I have two dogs that are brother and sister from the same litter (that's what I was told at the rescue shelter) and have always been together. A couple of years ago I noticed the male dog with a rabbit in his mouth. He would not let me approach him and just kept running off as I got close. Eventually he dropped the dead rabbit and I disposed of it. No other significant signs or actions from him.

About 6 months ago as I went out to feed my dogs I noticed that the male dog was laying on the ground eating a rabbit. He was going to town on it and the female dog was not interested and just laid on the ground 15-20 feet away resting calmly. As I opened the door to go feed them he got up and walked away with the rabbit. Normal feeding process is she eats first then him because since they were puppies he would finish first then take her food.

As I put her food down for her he dropped the rabbit and came to the feeding area. I was not concerned as I thought he was just coming to wait for his food. He did not sit in his normal place and had an aggressive look on him. He attacked the female in attempt to take her food. I broke them apart and separated them for a few days as I struggled with what had just taken place.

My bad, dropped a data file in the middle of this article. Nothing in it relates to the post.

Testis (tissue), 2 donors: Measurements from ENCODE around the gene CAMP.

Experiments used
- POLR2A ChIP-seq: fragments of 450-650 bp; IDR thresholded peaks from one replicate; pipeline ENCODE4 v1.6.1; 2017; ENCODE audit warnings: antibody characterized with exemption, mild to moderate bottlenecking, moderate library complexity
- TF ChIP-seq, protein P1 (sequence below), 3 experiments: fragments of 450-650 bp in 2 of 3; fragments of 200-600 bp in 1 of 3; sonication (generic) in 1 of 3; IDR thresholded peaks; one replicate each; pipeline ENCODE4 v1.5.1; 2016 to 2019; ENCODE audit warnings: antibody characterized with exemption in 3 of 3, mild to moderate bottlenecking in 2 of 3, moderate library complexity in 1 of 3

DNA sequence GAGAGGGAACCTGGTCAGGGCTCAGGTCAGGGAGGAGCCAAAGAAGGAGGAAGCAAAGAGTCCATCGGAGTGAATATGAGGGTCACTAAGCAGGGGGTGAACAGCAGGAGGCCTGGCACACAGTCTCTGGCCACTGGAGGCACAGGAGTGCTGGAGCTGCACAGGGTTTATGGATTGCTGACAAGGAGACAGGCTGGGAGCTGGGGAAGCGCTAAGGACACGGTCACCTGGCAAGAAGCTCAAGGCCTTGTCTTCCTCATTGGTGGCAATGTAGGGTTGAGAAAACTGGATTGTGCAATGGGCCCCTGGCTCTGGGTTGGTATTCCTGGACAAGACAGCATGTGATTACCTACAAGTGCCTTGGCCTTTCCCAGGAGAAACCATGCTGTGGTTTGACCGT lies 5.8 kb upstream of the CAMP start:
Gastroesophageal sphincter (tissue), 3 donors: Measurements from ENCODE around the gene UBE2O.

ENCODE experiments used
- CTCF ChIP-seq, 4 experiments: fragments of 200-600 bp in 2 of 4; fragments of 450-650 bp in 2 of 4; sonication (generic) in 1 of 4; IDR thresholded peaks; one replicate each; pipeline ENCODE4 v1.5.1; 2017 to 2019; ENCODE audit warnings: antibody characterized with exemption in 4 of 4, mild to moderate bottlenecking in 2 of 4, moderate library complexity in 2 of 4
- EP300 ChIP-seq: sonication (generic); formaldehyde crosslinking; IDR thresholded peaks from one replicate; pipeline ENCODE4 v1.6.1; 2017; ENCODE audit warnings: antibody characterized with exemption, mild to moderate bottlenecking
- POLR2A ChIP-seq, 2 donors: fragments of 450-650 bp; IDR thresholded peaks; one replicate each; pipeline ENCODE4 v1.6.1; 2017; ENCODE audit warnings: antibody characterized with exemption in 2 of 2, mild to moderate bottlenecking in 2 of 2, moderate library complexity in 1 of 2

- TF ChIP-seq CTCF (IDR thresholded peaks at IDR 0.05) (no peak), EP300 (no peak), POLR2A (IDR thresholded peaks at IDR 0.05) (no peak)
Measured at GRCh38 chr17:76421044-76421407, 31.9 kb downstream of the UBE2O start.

Reunited them after a few days and no problems until yesterday. Found a dead coyote in the backyard that he was staying close to while looking protective. I was closing the gate to secure them in the back yard and they both approached as I closed the gate. As I looked at the dead coyote he attacked the female and when I yelled at him he withdrew. I separated them again then let him out into the front yard which is also fenced and gated as I disposed of the coyote. I did not see any signs that he attempted to eat it just that it was dead and already pretty stiff. It was not a very big coyote so i presume it was pretty young. Attached is a photo.

My concern is his aggressive state of mind after a kill and how he is lashing out at the female dog. As a note, I live out in the country on a gated property where there are rabbits, squirrels, gophers, rats, possums, coyotes, bobcats and even mountain lions. All of which I have personally seen on my property. My dogs are watch and guard dogs that have not been socialized much with other dogs or people except me and my family. Both are pit mix must and are pretty awesome besides this. Any info, advice or recommendations would be great.

Thank you!

  • Tough spot. There is a sort it out aggression and true I want to kill you aggression. Was the female injured? Does she act afraid?
    – paparazzo
    Commented Jul 6, 2018 at 1:09
  • 1
    Not related, but please contact your vet. Coyotes are rabies carriers, and so knowing your dogs have been in a fight with one, the vet may recommend getting rabies boosters.
    – Kai
    Commented Jul 6, 2018 at 17:27

1 Answer 1


It's hard to diagnose such a behavior remotely, but a possible reason for the attacks is dominance.

First, it seems that both dogs accept you as the pack leader and the most dominant individual around. Make sure it stays that way.